The negf operation computes the negation of a given value. It takes one operand and returns one result of the same type. This type may be a float scalar type, a vector whose element type is float, or a tensor of floats. It has no standard attributes.

Example:

// Scalar negation value.
%a = arith.negf %b : f64

// SIMD vector element-wise negation value.
%f = arith.negf %g : vector<4xf32>

// Tensor element-wise negation value.
%x = arith.negf %y : tensor<4x?xf8>

Operands: 

OperandDescription
operandfloating-point-like

Results: 

ResultDescription
resultfloating-point-like

arith.ori (::mlir::arith::OrIOp) 

integer binary or

Syntax:

operation ::= `arith.ori` $lhs `,` $rhs attr-dict `:` type($result)

The ori operation takes two operands and returns one result, each of these is required to be the same type. This type may be an integer scalar type, a vector whose element type is integer, or a tensor of integers. It has no standard attributes.

Example:

// Scalar integer bitwise or.
%a = arith.ori %b, %c : i64

// SIMD vector element-wise bitwise integer or.
%f = arith.ori %g, %h : vector<4xi32>

// Tensor element-wise bitwise integer or.
%x = arith.ori %y, %z : tensor<4x?xi8>

Operands: 

OperandDescription
lhssignless-integer-like
rhssignless-integer-like

Results: 

ResultDescription
resultsignless-integer-like

arith.remf (::mlir::arith::RemFOp) 

floating point division remainder operation

Syntax:

operation ::= `arith.remf` $lhs `,` $rhs attr-dict `:` type($result)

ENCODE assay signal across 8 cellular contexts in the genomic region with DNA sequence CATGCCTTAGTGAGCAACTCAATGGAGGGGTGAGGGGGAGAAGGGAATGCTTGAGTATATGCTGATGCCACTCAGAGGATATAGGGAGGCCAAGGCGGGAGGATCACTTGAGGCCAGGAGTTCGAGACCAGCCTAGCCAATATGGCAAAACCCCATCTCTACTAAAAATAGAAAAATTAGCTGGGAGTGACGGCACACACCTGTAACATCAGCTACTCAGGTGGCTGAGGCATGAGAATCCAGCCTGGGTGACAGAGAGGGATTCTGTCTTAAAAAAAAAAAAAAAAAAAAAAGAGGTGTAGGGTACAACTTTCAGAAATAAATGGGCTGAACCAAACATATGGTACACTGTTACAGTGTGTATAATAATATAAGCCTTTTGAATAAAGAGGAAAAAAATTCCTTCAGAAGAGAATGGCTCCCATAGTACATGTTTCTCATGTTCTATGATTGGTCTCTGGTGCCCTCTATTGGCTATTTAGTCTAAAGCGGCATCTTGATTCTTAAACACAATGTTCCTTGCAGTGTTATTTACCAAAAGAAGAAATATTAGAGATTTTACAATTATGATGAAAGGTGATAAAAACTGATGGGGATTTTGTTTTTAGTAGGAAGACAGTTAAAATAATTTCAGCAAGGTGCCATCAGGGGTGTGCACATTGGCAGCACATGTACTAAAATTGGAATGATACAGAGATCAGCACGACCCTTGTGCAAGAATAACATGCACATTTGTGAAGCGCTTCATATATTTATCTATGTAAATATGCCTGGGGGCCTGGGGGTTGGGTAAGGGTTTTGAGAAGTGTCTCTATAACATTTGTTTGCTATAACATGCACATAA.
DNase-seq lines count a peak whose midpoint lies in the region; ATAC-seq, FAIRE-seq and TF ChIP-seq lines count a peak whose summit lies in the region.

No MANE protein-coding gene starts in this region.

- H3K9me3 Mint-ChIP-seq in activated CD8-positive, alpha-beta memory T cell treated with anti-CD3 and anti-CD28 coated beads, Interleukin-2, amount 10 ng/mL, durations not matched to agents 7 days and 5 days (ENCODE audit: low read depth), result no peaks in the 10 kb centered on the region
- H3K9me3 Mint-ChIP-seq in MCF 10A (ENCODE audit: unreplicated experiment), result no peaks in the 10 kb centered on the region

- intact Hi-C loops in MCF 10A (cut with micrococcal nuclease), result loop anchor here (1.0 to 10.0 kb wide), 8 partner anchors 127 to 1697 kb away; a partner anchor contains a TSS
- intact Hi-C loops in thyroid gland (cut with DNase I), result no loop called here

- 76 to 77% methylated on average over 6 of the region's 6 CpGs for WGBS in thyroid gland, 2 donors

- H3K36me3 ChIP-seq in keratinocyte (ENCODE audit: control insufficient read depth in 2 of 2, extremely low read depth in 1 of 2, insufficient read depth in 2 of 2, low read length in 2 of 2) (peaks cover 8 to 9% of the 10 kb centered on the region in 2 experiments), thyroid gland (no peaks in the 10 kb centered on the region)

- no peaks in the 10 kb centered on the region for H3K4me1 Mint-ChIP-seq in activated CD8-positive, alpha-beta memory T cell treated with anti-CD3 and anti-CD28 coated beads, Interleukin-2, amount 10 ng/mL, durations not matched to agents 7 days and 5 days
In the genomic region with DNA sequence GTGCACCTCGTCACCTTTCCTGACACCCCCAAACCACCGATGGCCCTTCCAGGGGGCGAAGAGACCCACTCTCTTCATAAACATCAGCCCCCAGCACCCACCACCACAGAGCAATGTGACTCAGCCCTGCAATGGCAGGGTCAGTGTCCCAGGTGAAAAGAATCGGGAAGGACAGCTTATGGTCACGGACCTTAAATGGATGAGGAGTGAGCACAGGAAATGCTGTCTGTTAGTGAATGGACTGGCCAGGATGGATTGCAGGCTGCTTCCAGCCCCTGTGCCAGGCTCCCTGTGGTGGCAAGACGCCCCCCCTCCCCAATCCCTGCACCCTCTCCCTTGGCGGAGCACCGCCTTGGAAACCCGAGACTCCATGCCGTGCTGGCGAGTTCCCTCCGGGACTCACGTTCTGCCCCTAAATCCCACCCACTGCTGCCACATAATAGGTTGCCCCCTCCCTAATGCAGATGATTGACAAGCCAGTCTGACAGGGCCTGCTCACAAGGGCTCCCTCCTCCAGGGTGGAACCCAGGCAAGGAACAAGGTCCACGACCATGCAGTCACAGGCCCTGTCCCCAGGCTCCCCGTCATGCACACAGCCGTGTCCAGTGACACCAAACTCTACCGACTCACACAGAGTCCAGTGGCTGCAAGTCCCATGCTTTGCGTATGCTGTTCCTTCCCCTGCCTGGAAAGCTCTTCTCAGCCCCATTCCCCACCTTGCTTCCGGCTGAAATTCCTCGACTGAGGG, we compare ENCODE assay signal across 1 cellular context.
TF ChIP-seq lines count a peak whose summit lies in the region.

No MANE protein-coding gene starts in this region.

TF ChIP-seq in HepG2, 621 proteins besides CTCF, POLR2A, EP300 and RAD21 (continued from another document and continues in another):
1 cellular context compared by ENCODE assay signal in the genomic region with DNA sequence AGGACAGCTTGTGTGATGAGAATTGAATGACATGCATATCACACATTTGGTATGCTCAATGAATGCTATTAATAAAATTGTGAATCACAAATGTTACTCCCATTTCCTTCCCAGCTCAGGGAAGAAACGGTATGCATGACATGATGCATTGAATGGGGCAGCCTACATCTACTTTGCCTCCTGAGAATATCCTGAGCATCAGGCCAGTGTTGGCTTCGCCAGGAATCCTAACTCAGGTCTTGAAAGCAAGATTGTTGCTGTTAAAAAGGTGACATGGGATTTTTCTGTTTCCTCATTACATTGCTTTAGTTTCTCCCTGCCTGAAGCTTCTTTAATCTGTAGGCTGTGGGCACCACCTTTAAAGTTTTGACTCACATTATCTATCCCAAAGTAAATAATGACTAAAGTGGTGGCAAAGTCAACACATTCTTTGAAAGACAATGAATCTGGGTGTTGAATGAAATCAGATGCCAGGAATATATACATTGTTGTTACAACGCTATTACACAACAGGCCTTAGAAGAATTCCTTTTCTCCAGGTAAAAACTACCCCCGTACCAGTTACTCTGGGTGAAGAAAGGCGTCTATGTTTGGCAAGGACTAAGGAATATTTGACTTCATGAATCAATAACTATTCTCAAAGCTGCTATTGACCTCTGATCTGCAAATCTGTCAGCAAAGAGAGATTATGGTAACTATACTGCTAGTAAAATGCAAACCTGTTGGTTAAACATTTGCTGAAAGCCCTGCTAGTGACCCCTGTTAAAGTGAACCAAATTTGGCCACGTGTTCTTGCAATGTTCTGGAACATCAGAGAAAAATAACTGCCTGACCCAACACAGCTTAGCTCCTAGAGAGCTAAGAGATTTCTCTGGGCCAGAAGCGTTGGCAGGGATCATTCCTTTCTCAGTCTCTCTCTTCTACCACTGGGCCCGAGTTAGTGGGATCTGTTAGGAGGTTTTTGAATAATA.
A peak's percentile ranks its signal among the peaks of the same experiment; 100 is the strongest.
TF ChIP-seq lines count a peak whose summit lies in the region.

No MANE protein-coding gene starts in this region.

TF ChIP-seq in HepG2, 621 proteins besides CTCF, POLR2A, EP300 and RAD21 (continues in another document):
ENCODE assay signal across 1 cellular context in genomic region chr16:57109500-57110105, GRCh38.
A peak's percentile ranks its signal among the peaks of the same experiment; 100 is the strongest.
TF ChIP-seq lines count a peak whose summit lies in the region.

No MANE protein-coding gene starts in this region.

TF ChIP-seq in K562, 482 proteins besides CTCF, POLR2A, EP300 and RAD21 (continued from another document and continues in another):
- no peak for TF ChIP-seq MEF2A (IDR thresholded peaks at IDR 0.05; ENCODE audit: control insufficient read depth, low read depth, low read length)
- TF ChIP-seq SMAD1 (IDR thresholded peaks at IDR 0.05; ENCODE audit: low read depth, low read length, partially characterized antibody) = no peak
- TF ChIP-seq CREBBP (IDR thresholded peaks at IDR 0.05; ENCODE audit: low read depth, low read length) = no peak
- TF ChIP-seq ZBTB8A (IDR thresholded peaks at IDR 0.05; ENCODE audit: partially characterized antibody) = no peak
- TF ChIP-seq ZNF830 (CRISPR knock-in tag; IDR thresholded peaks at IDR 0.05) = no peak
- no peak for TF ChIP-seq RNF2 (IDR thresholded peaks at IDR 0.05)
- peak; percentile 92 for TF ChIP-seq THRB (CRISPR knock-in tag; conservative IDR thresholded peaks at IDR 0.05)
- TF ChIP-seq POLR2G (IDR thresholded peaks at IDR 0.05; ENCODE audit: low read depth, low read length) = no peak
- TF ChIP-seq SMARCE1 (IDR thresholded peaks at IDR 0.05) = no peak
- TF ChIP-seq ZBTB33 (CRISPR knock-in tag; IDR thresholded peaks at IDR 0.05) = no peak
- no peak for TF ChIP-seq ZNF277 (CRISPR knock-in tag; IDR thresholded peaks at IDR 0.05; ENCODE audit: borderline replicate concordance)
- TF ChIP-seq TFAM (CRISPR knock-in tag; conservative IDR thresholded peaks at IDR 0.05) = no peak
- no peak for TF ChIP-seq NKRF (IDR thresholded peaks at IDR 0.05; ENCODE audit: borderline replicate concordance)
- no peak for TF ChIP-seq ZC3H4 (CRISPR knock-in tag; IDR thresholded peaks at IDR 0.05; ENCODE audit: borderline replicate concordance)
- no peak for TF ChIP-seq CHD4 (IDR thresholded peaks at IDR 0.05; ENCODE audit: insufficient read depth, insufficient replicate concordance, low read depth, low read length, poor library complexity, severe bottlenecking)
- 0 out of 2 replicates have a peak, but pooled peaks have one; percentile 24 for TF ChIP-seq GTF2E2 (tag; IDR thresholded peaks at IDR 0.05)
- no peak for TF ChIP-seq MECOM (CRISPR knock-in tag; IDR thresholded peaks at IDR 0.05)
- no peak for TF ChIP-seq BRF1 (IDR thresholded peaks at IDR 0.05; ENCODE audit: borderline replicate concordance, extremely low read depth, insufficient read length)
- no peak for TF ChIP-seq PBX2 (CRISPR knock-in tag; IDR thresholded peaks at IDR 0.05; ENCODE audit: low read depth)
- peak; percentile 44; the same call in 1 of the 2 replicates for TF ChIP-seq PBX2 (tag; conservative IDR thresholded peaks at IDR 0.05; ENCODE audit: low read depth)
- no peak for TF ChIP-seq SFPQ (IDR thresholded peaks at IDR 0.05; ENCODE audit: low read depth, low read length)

Operands: 

OperandDescription
lhsfloating-point-like
rhsfloating-point-like

Results: 

ResultDescription
resultfloating-point-like

arith.remsi (::mlir::arith::RemSIOp) 

signed integer division remainder operation

Syntax:

operation ::= `arith.remsi` $lhs `,` $rhs attr-dict `:` type($result)

Signed integer division remainder. Treats the leading bit as sign, i.e. 6 % -2 = 0.

Note: the semantics of division by zero is TBD; do NOT assume any specific behavior.

Example:

// Scalar signed integer division remainder.
%a = arith.remsi %b, %c : i64

// SIMD vector element-wise division remainder.
%f = arith.remsi %g, %h : vector<4xi32>

// Tensor element-wise integer division remainder.
%x = arith.remsi %y, %z : tensor<4x?xi8>

Operands: 

OperandDescription
lhssignless-integer-like
rhssignless-integer-like

Results: 

ResultDescription
resultsignless-integer-like

arith.remui (::mlir::arith::RemUIOp) 

unsigned integer division remainder operation

Syntax:

operation ::= `arith.remui` $lhs `,` $rhs attr-dict `:` type($result)

Unsigned integer division remainder. Treats the leading bit as the most significant, i.e. for i16, 6 % -2 = 6 % (2^16 - 2) = 6.

Note: the semantics of division by zero is TBD; do NOT assume any specific behavior.

Example:

// Scalar unsigned integer division remainder.
%a = arith.remui %b, %c : i64

// SIMD vector element-wise division remainder.
%f = arith.remui %g, %h : vector<4xi32>